In this connection let us revisit A. Yalovlev’s idea about the three-link axis Russia-China-India. As everyone knows, this idea was voiced on the official level by Ye. Primakov when he was Minister of Foreign Affairs. It was subsequently repeated countless times by the “Eurasians” and by all those who can’t stand the West together with the USA. Many of these people realize that “in reality this kind of strategic union is simply impossible, due first of all to Beijing’s position (it does not view India and especially Russia as peer-level partners) and to fundamental contradictions.” [4] Despite having made this statement, the authors (S. Lunev and G. Shirokov) don’t lose optimism, justifying it in this fashion: “Chess players are fond of saying: “threat is stronger than execution.” It is precisely the threat of creating a military-political union that may force the North to make substantial concessions to the three Eurasian giants” (ibid.). I don’t quite understand what compelled them to abandon the much more reasonable assessments of this “triangle” contained in their joint monograph, [5] but I have two simple questions for them in connection with the above claims. First: how do they justify calling China and India Eurasian states? Have any of their parts reached Europe? Second: on which concrete issues must the North make concessions to these states? Or is this just typical Russian talk “in general”?

The well-known Indian journalist Dev Murarka participated once in one of the Round Tables at the Gorbachev Foundation and was compelled to utter: “I listened attentively to all the speakers in the course of this discussion, and I must confess that it left a sad impression. It seems to me that the dominant motive here is a schizophrenia of sorts.” [6] Evidently addressing personally A. Yakovlev who was present at that Round Table and, naturally, had raised the topic of Russia, China and India as “antagonists of the West”  (68), Murarka offered many convincing counterarguments, including one out of the ordinary: he claimed that India lacks “will for power”, i.e. desire for “attributes of might and status.” His conclusion is this: “Struggling to create this bloc makes as much sense as flapping wings in vacuum” (117).

The strangest thing is that A. Yakovlev and many other proponents of this idea fail to understand that the West just might be interested in this strategic triangle. Moreover, the USA might find it worth to supply $ 50-100 million in seed capital to get this alliance started. After that, amazing things would start happening.

Imagine for a moment that the alliance has been created. To support it, all three member countries would need to earmark certain funds every year, otherwise the alliance would not work. In order to maintain “the golden billion’s” world domination, the USA alone expends about $300 billion annually, with part of this money going to support the alliances that A. Yakovlev disapproves of. Since in the case of this “axis” Moscow will be the initiator, it will have to shoulder the lion’s share of the costs. Recall the Warsaw Pact Organization: 85-90% of its funding came from the Soviet Union.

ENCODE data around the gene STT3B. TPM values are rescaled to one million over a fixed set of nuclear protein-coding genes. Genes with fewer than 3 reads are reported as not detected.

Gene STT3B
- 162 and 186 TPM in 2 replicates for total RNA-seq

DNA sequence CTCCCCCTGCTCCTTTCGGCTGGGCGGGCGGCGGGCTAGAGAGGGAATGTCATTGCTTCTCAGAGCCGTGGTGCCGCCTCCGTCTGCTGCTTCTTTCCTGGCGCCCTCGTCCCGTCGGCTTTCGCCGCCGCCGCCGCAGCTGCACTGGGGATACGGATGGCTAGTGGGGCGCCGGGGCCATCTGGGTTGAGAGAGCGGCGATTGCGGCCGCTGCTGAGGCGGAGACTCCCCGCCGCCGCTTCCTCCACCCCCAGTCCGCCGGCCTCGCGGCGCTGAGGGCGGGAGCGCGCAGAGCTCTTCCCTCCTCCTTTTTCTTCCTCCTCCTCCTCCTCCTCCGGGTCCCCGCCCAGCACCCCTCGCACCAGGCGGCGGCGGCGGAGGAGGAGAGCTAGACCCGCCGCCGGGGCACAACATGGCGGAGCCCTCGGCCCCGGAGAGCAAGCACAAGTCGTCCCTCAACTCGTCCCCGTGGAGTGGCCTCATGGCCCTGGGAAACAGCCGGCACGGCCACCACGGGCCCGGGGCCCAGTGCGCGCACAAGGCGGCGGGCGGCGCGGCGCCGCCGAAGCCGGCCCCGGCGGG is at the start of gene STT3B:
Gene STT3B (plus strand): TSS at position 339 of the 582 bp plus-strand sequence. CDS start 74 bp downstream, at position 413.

Let us calculate now what it will cost - this “second front”, or the anti-Western pole, in A. Yakovlev’s terminology. Consider that the foreign policy potential of the West [7] (the Group of Seven) is estimated at over $500 billion (that is just expenditures on foreign policy, not GDP figures) – an amount that ensures the West’s domination of the world. Accordingly, the world that wants to oppose the West must come up with a comparable amount of funds. Let me now inform the reader that Russia’s foreign policy potential is approximately $10 billion (in f. y. 1998), China’s and India’s – in the range of $10-12 billion; the three-country total is just over $30 billion. In order to seriously “challenge” the West, this sum must be increased by a factor of almost 17. But even if it is only doubled (to equal the foreign policy potential of Japan alone), each of the “axis” countries would slip into financial duress. This is why the USA and all of the West should be extremely interested in the emergence of this alliance that would bankrupt its members much faster that any “imperialist intrigues.”

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It is perfectly obvious that the bipolarity concept doesn’t pass the simplest criticism even in the interpretation of professor A. Yakovlev – one of the best China experts in Russia. This doesn’t mean that the concept itself is not viable in principle. It does, unfortunately, have roots that supply nourishment to the West, though not in the soil analyzed by A. Yakovlev. A scientific analysis of this concept requires a very disciplined use of the concept apparatus. When you see “might” as synonymous with “power,” “pole” as synonymous with “power center,” “globalization” as the same as “integration,” you are treading the path of empty talk that is so characteristic of Russian scholars. This bunch is equally habitually ignorant of the laws of international relations, including the one particularly important to Russia: the law of optimal expenditures on foreign affairs. One has to state that the incompetence of Russian scholars is one of the causes of the great country’s disappearance from the world arena. The rest of the world, though, will most likely only welcome this development.

[1] See, for example: Yu.V. Sokolov, "O mifakh i realiyakh mirovoi polotiki"  in Novyi poryadok na veka? (M.:MNEPU, 2000).  

[2]  A. Yakovlev, "I vsye zhe na gorizonte dvukhpolyusnyi mir," Problemyi Dal'nego Vostoka, no. 4 (2000): 29-41.

[3] See the previous sections.

[4] See Kruglyi stol "Rossiya — India — Kitai,"  30—31 May 2000. Tezisyi (written by S.I. Lunev and G.K. Shirokov).

[5] S.I. Lunev, G.K. Shirokov, Rossiya, Kitai i India v sovremennyikh global'nyikh prozessakh (M.,1998); electronic version.

[6] Gobachev-Fond, Vneshnyaa politika Rossii: vozmozhnaya i zhelaemaya (M.: Aprel'-85, 1997),  111.

[7] The term “foreign policy potential” means the aggregate of the country’s expenditures on foreign policy and national security.